You can find more information about the Sports Centre here. Please take a moment to watch the fantastic new video - it shows you what the new Sports Centre will look like and how easy it is to purchase your supporter's medallion.
or contact Tammy Wilson at The Glennie School Foundation on 4688 8862 or firstname.lastname@example.org.
18 May 2018
Walking around the school during the Empowerment Day activity sessions on Wednesday reminded me yet again of the amazing enthusiasm and leadership of our students. Empowerment day came about because our arrangements for International Women's day had to be cancelled due to poor weather predictions.
The day started with a lunchtime session including music performances, speeches and the opportunity to purchase from the sausage sizzle and sno-cone stalls, manned by parent and past-student volunteers. The PAC lawns were filled with girls enjoying the mild weather and each other’s company.
Immediately after lunch the Student Welfare Committee organised the students into their predetermined groups and off they went to engage in activities that challenged them, pushed them out of their comfort zones, encouraged teamwork and relied on them to reflect on what empowerment means to them. The afternoon ended with the girls coming together on the oval to perform a dance that they had each had a 10 minute opportunity to learn during the day.
The leadership and organisation shown by the Year 12s, particularly Bella Nolte and Kate Reeves (Captain and Vice-captain of the Student Welfare Committee) was outstanding and resulted in a very successful day. To quote a Year 9 student, ‘That was the most awesome day ever!!! I wish we could do that every week!!’
There is great value in having these kinds of activities in a school; the research is clear - students, particularly girls, learn best when they feel connected within their learning environment. According to Pretty and Ward, ‘When many in a community feel positively connected with each other, this can lead to a level of social capital in which trust and reciprocity predominate and there is a greater chance of defining and attaining shared goals’ (2001).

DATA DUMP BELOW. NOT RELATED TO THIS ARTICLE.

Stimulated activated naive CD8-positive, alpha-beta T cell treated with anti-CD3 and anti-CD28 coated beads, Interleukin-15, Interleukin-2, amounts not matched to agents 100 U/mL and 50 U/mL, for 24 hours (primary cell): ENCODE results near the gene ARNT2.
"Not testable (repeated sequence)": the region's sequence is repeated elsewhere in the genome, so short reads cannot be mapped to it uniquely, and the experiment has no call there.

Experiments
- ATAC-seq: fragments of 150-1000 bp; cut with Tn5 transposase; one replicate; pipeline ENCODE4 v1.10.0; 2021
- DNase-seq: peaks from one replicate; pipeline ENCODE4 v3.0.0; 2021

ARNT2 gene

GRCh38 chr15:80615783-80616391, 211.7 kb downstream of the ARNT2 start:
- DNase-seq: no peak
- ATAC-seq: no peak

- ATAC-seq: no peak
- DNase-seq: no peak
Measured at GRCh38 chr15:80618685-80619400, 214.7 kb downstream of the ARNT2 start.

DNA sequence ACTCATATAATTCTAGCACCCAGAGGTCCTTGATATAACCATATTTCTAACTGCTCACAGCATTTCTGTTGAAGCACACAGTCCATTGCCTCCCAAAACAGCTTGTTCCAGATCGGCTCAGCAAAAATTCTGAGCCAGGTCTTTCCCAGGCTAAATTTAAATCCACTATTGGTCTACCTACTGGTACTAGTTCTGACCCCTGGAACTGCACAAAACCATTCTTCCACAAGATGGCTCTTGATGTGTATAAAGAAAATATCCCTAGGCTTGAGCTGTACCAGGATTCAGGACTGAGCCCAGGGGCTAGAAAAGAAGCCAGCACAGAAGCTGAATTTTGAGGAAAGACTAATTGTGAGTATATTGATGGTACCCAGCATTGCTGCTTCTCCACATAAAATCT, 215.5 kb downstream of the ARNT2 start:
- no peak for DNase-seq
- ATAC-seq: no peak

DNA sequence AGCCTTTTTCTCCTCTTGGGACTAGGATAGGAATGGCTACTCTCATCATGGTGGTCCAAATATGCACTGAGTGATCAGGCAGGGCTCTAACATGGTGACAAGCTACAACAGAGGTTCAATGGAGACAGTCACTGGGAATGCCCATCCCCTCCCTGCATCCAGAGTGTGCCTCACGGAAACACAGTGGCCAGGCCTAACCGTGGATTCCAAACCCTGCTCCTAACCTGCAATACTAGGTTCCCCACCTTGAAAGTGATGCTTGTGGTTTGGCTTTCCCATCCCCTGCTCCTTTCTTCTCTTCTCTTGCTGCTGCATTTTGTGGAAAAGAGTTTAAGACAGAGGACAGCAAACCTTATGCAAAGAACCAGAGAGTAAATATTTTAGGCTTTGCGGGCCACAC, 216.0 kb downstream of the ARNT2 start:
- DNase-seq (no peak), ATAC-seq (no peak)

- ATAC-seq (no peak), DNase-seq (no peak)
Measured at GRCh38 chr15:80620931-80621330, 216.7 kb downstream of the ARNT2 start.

The fortnightly Wednesday afternoon sessions in the MSY are proving to be successful in enhancing our connected community through house meetings, study sessions, guest speakers, chapel and other whole school services. At the same time, there are aspects of the program which are designed to enhance students’ resilience, study skills and leadership skills. These have been included in the school day at the same time as increasing the amount of time students spend in academic classes.
These activities are an important part of our School’s program and I ask parents that you do not use this time to make appointments for your daughters which could occur outside of school hours. If they tell you that they are not doing anything, please check the outline for the term in the School calendar or phone Mrs Blades. There is so much more to education today than sitting in classroom, desk-bound.
Mrs Kim Cohen
11 May 2018
Two items in the news recently are of particular significance to the education sector of Australia; The Gonski Blueprint for Education Reform and the Federal Budget. I have shared two articles from the Independent Schools Queensland Media Centre which give a broad outline of the effects that these have on Independent schools in Queensland.
30 April 2018 ISQ Welcomes Gonski Blueprint for Education Reform
Independent Schools Queensland (ISQ) today welcomed the report of the David Gonski-led Review to Achieve Educational Excellence in Australian Schools and its blueprint for future education reform.